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Monday, November 18, 2013

"Inversion" (please read my friend Daniel's blog)

What if I make every effort to help my child through their grief?


This is the 18th question in the series: “Anti-adoption month: 30 answers to 30 questions on adoption” [link].

The following reply was posted to a blog whose author doesn’t seem to mind the pain and loss adoption would bring to her adopted child as well as to her family:
I do want to be as prepared as possible to help my child grieve and empathize with his or her loss. I know that no matter how much we love our child he or she will still have an incredible loss. I know this. I understand this. I want to learn more about it so I can help. That is very clear from my blog. I have said nothing other than just that. so I don’t understand why someone would infer the total complete opposite.
Answer: The “inference” of the “total complete opposite” comes from the fact that your statement is what we call an “inversion”, a reversal of logic that is designed to be the “correct” response, to fall nicely on the ears, while continuing down and covering up the same destructive path that is represented by adoption. By this I mean to say that it becomes obvious at some point when someone has studied the “talking points” of a discussion and thinks they have come up with the “correct answer” that will allow them to do what it is that they want to do while simultaneously ignoring the basic gist of the argument, as well as the negative fallout thereof. If I realize the mistake I make in a logic problem after I am finished solving it, and correct it, this is very different from cheating before I begin working on it. A more honest approach would be that of horrifying web sites like this one: “Homestudy Boot Camp".
Anyone who is attuned to this as a tactic is thus left completely befuddled and nonplussed by the abject hypocrisy and double-dealing of such a statement, as in this reply, which is attempting to show some kind of empathy, but for pain that she is directly the cause of. It’s like a biologist feigning pity for the insects he skewers in a display case; it’s like the famous Walrus and Carpenter from Through the Looking-Glass and What Alice Found There, crying over the oysters they led out of their homes and plan to consume. These are the tears of a very dangerous crocodile; this is stacking the deck; this is gaming the system; this is an Orwellian inversion bordering on propaganda. There’s work for you in the Democratic Party if you should want it.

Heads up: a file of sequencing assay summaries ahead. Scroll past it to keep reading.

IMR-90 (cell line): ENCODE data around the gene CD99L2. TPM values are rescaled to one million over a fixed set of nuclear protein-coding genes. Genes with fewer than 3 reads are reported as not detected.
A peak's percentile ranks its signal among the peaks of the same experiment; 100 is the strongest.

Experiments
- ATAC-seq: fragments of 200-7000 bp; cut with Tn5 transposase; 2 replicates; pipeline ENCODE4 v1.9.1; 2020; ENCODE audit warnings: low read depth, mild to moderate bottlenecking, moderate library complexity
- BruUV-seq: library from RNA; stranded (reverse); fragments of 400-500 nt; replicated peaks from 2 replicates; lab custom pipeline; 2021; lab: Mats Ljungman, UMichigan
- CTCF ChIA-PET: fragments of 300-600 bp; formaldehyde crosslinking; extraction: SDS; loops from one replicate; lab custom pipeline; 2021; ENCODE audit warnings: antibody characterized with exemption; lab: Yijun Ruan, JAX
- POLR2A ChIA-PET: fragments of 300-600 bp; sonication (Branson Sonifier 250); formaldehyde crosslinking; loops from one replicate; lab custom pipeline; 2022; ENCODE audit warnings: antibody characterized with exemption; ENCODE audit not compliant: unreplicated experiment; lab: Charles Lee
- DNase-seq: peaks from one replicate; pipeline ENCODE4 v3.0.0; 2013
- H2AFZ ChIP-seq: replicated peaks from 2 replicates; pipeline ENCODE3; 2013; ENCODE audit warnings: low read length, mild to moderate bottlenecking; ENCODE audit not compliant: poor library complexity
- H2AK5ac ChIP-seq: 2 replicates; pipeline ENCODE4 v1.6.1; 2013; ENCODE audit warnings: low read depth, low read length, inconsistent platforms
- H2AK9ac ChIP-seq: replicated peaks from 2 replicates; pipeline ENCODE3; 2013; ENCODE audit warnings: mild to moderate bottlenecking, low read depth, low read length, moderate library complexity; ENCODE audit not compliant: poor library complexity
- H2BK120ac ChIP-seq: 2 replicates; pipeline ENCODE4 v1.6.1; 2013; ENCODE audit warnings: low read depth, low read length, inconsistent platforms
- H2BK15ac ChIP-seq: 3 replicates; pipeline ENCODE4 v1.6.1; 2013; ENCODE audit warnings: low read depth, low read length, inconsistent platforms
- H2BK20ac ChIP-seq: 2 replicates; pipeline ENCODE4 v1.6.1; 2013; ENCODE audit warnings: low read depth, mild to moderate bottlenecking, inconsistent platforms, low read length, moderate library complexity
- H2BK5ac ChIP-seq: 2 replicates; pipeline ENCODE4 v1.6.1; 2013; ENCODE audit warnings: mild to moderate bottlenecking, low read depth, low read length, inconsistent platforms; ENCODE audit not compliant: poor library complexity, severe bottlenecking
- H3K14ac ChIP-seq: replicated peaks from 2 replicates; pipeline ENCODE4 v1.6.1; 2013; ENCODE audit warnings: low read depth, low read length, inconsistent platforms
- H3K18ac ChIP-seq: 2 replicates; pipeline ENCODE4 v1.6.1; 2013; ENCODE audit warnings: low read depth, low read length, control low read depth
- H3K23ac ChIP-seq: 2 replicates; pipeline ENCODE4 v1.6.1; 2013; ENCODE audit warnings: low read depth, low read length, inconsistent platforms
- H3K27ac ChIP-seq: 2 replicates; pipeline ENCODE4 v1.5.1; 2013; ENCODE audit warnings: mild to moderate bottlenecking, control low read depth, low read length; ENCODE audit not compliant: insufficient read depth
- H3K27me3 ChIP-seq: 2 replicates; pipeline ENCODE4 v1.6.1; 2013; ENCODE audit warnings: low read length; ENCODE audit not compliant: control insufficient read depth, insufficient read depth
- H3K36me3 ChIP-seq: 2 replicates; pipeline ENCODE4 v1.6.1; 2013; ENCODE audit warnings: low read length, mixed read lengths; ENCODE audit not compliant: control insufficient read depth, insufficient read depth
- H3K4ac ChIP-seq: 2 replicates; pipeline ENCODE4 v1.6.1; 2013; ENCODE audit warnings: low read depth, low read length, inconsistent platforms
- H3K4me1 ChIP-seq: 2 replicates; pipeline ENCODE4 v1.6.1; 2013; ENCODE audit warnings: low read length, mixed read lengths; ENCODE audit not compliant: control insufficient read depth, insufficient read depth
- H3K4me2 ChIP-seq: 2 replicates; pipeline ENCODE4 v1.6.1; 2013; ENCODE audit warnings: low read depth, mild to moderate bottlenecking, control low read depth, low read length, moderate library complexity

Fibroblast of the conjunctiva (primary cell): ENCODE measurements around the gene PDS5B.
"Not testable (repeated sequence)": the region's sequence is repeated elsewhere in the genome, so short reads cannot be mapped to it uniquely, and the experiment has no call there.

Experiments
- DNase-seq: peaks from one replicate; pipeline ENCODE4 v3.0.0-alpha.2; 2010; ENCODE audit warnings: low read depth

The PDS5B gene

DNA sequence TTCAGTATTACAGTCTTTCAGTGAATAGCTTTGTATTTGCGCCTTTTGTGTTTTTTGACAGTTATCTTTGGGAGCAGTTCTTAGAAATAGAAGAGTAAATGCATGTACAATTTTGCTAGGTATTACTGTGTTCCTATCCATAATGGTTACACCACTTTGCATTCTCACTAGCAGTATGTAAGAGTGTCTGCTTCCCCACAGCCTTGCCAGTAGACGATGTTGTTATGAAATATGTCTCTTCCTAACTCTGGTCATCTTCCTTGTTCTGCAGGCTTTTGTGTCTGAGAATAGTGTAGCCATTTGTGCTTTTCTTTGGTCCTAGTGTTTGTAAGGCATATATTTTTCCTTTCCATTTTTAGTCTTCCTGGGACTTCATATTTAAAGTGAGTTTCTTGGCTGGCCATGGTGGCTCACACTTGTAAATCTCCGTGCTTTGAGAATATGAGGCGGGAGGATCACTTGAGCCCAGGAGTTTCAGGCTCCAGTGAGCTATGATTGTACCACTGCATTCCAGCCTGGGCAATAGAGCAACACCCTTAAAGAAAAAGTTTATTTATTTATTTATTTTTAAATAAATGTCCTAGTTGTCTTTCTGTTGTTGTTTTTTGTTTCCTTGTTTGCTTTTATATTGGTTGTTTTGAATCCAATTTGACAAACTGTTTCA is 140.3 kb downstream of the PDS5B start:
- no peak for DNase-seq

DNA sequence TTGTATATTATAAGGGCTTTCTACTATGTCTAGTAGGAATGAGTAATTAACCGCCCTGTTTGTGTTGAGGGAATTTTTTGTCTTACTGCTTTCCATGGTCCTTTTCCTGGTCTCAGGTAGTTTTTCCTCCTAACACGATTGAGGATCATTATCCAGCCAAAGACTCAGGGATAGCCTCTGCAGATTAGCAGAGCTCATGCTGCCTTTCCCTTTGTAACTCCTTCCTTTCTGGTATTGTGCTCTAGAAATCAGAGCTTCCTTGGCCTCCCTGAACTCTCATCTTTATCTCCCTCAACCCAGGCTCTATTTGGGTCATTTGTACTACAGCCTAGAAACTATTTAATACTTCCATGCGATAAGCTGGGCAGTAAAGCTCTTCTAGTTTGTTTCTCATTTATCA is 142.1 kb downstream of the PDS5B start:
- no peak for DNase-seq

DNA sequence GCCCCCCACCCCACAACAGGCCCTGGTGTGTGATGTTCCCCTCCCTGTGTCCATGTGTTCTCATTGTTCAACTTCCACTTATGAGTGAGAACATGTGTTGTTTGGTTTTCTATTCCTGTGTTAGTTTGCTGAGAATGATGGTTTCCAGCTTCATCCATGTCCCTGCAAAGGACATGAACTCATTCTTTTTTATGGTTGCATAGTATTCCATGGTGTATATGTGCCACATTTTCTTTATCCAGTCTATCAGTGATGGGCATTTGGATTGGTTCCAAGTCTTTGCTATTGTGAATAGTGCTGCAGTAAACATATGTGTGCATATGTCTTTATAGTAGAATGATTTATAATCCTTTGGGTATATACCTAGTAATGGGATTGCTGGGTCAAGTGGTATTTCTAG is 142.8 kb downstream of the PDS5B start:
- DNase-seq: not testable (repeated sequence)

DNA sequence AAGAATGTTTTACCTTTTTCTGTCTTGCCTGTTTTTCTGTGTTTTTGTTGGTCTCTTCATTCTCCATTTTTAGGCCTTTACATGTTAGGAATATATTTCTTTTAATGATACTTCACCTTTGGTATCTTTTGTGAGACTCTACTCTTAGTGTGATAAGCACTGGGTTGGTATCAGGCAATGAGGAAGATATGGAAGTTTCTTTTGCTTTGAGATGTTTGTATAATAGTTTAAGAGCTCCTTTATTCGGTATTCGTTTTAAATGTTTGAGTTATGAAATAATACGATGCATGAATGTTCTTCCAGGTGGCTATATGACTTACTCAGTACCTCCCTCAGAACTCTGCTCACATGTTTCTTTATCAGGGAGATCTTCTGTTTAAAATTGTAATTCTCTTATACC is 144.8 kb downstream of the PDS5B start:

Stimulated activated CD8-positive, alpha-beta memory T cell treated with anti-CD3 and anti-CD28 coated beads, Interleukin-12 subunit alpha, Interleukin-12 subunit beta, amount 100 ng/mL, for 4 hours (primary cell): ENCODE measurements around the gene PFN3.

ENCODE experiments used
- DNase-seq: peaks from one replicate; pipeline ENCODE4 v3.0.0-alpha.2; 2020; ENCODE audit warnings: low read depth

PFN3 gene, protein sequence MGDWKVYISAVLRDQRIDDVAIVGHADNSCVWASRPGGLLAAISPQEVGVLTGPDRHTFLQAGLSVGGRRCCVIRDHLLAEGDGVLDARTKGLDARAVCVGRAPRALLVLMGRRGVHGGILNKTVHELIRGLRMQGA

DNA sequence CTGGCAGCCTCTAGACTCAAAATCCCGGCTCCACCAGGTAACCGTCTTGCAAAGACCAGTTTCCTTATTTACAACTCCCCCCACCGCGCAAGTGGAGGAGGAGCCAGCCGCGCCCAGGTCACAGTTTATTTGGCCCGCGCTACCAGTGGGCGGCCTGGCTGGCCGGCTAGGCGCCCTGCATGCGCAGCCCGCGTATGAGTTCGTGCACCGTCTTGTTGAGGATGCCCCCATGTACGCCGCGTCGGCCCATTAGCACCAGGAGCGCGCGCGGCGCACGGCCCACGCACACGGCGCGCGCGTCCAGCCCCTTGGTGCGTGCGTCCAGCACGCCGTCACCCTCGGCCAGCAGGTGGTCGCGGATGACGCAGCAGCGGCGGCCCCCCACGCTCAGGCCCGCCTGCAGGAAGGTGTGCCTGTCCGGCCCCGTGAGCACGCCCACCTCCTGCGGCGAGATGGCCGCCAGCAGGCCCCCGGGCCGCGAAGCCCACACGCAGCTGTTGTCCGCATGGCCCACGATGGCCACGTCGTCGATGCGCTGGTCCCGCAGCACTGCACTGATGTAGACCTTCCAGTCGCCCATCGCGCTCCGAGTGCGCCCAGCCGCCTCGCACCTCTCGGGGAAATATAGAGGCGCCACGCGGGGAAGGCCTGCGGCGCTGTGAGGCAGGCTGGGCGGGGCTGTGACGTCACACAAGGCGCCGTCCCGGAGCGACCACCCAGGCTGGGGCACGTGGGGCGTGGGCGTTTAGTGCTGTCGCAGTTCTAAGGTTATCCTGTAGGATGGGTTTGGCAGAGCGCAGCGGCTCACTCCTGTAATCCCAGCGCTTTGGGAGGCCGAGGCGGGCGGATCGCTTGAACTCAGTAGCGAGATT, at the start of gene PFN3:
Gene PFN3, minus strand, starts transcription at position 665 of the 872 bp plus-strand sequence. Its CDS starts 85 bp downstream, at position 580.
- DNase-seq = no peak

Read more here: http://danielibnzayd.wordpress.com/2013/11/18/what-if-i-make-every-effort-to-help-my-child-through-their-grief/


I can hear the Capobianco's saying this about Veronica Brown and her LOSS. They are the perfect example of this "inversion" thinking. This, readers of this blog, is what we are dealing with... As I have said before, once you SEE this, you can't UNSEE it... That is The Truth... Trace

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adoptees take back adoption narrative and reject propaganda

To Veronica Brown

Veronica, we adult adoptees are thinking of you today and every day. We will be here when you need us. Your journey in the adopted life has begun, nothing can revoke that now, the damage cannot be undone. Be courageous, you have what no adoptee before you has had; a strong group of adult adoptees who know your story, who are behind you and will always be so.

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Thought-provoking and moving 11 October 2012
Two Worlds - Lost children of the Indian Adoption Projects

If you thought that ethnic cleansing was something for the history books, think again. This work tells the stories of Native American Indian adoptees "The Lost Birds" who continue to suffer the effects of successive US and Canadian government policies on adoption; policies that were in force as recently as the 1970's. Many of the contributors still bear the scars of their separation from their ancestral roots. What becomes apparent to the reader is the reality of a racial memory that lives in the DNA of adoptees and calls to them from the past.
The editors have let the contributors tell their own stories of their childhood and search for their blood relatives, allowing the reader to gain a true impression of their personalities. What becomes apparent is that nothing is straightforward; re-assimilation brings its own cultural and emotional problems. Not all of the stories are harrowing or sad; there are a number of heart-warming successes, and not all placements amongst white families had negative consequences. But with whom should the ultimate decision of adoption reside? Government authorities or the Indian people themselves? Read Two Worlds and decide for yourself.

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ADOPTION TRUTH

As the single largest unregulated industry in the United States, adoption is viewed as a benevolent action that results in the formation of “forever families.”
The truth is that it is a very lucrative business with a known sales pitch. With profits last estimated at over $1.44 billion dollars a year, mothers who consider adoption for their babies need to be very aware that all of this promotion clouds the facts and only though independent research can they get an accurate account of what life might be like for both them and their child after signing the adoption paperwork.

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